NUR-SULTAN – Dismantling the nuclear arsenal that Kazakhstan inherited after the collapse of the Soviet Union has been proven to be a visionary, wise and noble decision, said Executive Secretary of the Comprehensive Nuclear Test Ban Treaty Organization (CTBTO) Robert Floyd at an Aug. 27 press briefing in Nur-Sultan devoted to the 30th anniversary of the closure of the Semipalatinsk test site and organized by the Kazakh Ministry of Foreign Affairs.
“The number of nuclear tests conducted in Kazakhstan equals 2,500 Hiroshima bombs,” said Floyd, noting the lasting impact on human health.
Aug. 29 marks 30 years since Kazakhstan made a landmark decision to close the Semipalatinsk test site, where the Soviet Union conducted nearly 450 nuclear tests between 1949 to 1989. Nearly 1.5 million people bore the devastating consequences from the nuclear testing. Families that lived close to the test site are known to have higher rates of cancer, different pathological conditions, and higher rates of suicide, among other effects.
At Kazakhstan’s initiative, Aug. 29 has been designated by the United Nations in 2009 as the International Day Against Nuclear Testing, a measure aimed at raising public awareness about the effects of nuclear testing and the need to eliminate them in a broader effort to achieve a nuclear-weapon-free world.
This year also marks 15 years since the establishment of Central Asia’s nuclear-weapon-free zone.
Floyd, for whom the visit to the Kazakh capital is his first since his appointment to the post, said that Sept. 24 will mark another important date in global nuclear disarmament and non-proliferation – 25 years since the Comprehensive Nuclear Test Ban Treaty was opened for signature. So far, the treaty has 185 signatures and 170 ratifications, but still has no signatures from the world’s major nuclear powers.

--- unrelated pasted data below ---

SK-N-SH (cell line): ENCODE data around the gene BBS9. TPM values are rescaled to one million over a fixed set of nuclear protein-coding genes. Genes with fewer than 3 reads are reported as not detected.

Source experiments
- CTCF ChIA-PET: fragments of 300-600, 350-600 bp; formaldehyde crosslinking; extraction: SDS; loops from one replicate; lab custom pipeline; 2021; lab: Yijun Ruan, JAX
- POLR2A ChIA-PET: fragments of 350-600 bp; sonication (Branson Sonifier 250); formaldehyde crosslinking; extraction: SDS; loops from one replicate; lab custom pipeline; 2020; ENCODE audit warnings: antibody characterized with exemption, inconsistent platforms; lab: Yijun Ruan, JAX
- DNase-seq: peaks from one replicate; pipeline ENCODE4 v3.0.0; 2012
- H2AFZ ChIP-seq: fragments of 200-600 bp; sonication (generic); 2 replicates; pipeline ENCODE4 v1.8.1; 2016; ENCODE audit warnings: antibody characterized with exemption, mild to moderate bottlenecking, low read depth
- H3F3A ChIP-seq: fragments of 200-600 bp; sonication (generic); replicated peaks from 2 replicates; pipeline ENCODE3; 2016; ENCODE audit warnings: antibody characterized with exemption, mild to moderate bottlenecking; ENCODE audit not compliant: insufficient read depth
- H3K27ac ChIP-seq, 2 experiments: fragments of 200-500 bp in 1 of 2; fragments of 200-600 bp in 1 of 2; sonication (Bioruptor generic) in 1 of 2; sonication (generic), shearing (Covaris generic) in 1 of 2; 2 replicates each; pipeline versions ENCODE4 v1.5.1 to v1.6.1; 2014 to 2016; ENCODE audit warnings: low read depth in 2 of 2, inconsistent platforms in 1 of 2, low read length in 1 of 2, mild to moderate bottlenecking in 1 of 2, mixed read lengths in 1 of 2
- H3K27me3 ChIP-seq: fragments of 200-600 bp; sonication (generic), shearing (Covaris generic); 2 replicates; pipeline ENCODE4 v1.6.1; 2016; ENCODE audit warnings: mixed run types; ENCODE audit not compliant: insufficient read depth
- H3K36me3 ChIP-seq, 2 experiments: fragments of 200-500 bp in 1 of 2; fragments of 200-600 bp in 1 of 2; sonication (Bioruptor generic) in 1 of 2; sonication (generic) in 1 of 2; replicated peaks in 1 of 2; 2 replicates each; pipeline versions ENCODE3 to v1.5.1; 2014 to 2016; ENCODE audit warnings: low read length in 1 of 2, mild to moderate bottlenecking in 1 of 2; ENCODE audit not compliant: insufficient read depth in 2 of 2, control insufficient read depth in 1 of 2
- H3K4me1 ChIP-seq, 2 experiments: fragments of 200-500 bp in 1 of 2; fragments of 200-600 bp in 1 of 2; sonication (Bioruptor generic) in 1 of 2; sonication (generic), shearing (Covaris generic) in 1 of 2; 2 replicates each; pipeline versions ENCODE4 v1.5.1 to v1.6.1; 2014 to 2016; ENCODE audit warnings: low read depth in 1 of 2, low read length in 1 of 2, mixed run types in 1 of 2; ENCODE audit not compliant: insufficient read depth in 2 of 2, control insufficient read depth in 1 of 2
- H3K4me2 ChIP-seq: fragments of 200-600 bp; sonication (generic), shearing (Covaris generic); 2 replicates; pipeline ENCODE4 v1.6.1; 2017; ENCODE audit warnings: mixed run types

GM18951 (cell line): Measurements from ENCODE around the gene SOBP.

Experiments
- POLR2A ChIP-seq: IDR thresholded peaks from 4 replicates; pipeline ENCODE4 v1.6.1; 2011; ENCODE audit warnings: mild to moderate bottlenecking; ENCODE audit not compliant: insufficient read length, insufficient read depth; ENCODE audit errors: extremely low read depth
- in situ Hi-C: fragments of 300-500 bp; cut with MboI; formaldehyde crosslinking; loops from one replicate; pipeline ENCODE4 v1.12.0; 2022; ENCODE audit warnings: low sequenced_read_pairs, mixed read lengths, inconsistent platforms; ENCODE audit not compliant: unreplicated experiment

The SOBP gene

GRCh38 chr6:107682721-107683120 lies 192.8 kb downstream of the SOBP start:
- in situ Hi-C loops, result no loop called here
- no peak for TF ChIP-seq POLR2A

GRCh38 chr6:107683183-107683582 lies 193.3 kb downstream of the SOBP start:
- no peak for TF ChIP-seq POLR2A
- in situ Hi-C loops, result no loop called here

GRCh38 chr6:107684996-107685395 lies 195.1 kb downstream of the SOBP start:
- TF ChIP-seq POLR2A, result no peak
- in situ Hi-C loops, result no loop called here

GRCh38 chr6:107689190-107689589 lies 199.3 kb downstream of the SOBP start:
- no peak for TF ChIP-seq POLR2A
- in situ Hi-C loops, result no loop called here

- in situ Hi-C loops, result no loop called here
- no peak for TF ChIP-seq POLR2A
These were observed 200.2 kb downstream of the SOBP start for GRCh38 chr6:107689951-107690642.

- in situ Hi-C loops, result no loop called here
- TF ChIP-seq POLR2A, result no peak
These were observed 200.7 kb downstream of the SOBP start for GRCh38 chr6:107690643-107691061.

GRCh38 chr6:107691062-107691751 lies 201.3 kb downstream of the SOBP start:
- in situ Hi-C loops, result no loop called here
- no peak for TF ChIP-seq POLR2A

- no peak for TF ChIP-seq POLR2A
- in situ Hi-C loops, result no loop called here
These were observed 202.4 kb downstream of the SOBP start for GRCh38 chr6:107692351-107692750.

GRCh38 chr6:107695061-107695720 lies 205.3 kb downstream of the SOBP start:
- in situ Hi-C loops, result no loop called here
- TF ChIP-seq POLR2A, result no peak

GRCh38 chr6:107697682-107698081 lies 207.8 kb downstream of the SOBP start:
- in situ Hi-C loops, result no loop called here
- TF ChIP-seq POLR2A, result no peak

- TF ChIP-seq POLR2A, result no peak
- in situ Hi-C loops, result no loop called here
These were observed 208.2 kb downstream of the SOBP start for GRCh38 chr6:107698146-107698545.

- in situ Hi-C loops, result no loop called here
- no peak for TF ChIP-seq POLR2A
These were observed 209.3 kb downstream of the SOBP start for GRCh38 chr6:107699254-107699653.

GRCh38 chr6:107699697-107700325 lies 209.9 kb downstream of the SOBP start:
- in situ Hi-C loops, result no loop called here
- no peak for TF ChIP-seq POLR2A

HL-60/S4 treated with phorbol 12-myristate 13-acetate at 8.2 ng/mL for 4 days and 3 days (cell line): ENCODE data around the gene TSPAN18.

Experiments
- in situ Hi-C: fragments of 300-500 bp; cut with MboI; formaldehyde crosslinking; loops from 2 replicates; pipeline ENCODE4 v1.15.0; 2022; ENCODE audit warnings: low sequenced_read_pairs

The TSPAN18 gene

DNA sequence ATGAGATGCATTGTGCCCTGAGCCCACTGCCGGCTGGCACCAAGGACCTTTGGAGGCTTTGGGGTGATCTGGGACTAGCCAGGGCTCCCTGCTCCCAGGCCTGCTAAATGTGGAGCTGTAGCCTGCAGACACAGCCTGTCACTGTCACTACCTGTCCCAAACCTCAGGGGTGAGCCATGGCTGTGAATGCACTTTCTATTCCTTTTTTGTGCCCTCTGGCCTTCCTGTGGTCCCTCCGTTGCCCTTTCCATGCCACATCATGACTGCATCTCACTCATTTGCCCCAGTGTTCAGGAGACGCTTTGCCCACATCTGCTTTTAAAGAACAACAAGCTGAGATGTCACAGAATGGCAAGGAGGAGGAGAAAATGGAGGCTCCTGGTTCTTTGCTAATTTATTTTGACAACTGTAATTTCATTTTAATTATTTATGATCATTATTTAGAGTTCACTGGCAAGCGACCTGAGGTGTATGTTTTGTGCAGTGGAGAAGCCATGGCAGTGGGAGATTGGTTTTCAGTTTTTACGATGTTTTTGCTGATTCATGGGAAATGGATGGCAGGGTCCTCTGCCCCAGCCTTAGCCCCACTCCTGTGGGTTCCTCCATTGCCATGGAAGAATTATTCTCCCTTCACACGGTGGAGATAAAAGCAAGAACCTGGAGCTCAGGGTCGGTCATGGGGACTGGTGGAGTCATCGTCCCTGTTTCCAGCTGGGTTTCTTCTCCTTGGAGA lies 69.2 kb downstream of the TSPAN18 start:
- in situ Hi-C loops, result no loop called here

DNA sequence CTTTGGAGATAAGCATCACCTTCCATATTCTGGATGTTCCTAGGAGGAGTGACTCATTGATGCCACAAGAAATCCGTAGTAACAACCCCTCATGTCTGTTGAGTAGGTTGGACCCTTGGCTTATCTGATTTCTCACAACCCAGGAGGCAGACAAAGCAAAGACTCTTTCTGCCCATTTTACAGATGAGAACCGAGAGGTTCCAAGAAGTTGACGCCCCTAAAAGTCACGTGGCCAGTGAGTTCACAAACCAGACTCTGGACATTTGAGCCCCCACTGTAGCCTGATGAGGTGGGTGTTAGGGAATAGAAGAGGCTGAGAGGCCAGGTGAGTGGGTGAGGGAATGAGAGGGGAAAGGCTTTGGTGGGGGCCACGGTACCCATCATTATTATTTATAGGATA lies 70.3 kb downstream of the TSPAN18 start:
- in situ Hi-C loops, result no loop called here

As part of his visit to Kazakhstan, Floyd visited the Semipalatinsk test site with foreign journalists and met with Kazakh Foreign Minister Mukhtar Tileuberdi. The two adopted a joint statement, where they emphasized the significance of Kazakhstan’s decision and urged the states that have not yet signed or ratified the treaty to do so.
Floyd also met with President Kassym-Jomart Tokayev on Friday, Aug. 27. Tokayev reaffirmed the country’s commitment to close cooperation with the CTBTO and said that Kazakhstan will remain a close and reliable partner of the organization.
Speaking at the briefing, Deputy Foreign Minister Akan Rakhmetullin said nuclear disarmament and non-proliferation are among the main priorities of the foreign policy of Kazakhstan.
He added that though work has begun to rehabilitate the lands, they are still not suitable for agricultural purposes or any other economic activities.
But the region is not the only one affected by the nuclear testing, said Chair of Kazakhstan’s Foreign Policy Institute Bolat Nurgaliyev, who is a veteran diplomat who took part in many negotiations that took place in the 1990s on this issue.
“There were areas that hosted the testing and other areas that were affected by nuclear radiation, including other regions – Pavlodar, Karaganda, Semipalatinsk,” said Nurgaliyev.
According to Nurgaliyev, Kazakhstan also calls on the world to “get rid of all nuclear weapons per se, once and for all.”